Last week FCC chairman Tom Wheeler sent a letter to Verizon CEO Daniel Mead asking him to explain why he thought his company could throttle unlimited customers in the name of network management. This week Verizon responded by saying that its policy of throttling unlimited data users on congested cell sites is perfectly legal and is a way to give heavy data users an "incentive" to stop using so much data.
Verizon Senior VP Kathleen Grillo sent the company’s response on Friday, and provided a copy to Ars Technica.
In that response Verizon said that the policy "is narrowly tailored to apply (1) only at particular cell sites experiencing unusually high demand; (2) only for the duration of that high demand; and (3) only to a very small percentage of customers who are heavy data users and are on plans that do not limit the amount of data they may use during the month without incurring added data charges (and otherwise have no incentive to limit usage during times of unusually high demand)—and then only when the particular cell site serving those customers is subject to unusually high demand."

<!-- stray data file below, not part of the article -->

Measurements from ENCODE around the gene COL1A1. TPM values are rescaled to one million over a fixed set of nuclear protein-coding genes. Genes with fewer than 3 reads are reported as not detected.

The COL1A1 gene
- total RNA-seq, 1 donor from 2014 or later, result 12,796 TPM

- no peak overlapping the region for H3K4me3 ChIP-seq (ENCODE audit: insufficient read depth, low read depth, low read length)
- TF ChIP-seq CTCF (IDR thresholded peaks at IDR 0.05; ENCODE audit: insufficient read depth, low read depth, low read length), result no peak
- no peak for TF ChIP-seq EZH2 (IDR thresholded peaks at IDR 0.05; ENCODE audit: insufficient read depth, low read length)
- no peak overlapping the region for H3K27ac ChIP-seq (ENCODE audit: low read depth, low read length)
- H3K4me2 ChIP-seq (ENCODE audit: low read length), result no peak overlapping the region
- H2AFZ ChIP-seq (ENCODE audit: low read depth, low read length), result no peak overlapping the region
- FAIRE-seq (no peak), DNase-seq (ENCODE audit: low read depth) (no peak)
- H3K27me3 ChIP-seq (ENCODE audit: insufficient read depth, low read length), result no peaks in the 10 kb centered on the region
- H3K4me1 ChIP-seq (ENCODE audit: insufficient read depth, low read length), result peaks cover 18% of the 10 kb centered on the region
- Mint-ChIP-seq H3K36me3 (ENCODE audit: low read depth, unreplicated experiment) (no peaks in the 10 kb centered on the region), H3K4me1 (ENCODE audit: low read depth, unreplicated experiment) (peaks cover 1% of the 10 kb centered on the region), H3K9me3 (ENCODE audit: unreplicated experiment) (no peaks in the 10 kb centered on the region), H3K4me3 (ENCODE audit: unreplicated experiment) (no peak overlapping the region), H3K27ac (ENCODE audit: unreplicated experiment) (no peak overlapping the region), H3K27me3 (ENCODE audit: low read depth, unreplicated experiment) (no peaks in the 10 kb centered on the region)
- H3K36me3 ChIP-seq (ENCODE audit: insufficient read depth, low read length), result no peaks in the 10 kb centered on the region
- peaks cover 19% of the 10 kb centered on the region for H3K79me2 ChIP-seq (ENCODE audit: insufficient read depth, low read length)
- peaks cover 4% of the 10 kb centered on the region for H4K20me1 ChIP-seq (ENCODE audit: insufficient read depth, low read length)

The company further said that this policy is perfectly legal and reasonable because it prevents heavy users from using so much data that it causes other users to experience bad service.
Verizon is not alone in throttling its customers; AT&T, Sprint, and T-Mobile all have somewhat similar throttling policies.
You can check out Verizon's response here (PDF).
Source: Ars Technica